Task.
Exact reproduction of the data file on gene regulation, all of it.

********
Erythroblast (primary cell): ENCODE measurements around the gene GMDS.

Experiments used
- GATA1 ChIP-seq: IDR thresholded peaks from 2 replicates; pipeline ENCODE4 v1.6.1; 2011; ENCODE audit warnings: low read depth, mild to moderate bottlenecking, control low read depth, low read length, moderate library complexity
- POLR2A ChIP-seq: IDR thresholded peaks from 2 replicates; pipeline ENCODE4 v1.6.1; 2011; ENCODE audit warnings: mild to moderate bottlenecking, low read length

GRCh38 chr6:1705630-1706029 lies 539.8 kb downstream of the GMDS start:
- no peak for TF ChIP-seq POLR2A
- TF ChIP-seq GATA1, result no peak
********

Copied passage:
Erythroblast (primary cell): ENCODE measurements around the gene GMDS.

Experiments used
- GATA1 ChIP-seq: IDR thresholded peaks from 2 replicates; pipeline ENCODE4 v1.6.1; 2011; ENCODE audit warnings: low read depth, mild to moderate bottlenecking, control low read depth, low read length, moderate library complexity
- POLR2A ChIP-seq: IDR thresholded peaks from 2 replicates; pipeline ENCODE4 v1.6.1; 2011; ENCODE audit warnings: mild to moderate bottlenecking, low read length

GRCh38 chr6:1705630-1706029 lies 539.8 kb downstream of the GMDS start:
- no peak for TF ChIP-seq POLR2A
- TF ChIP-seq GATA1, result no peak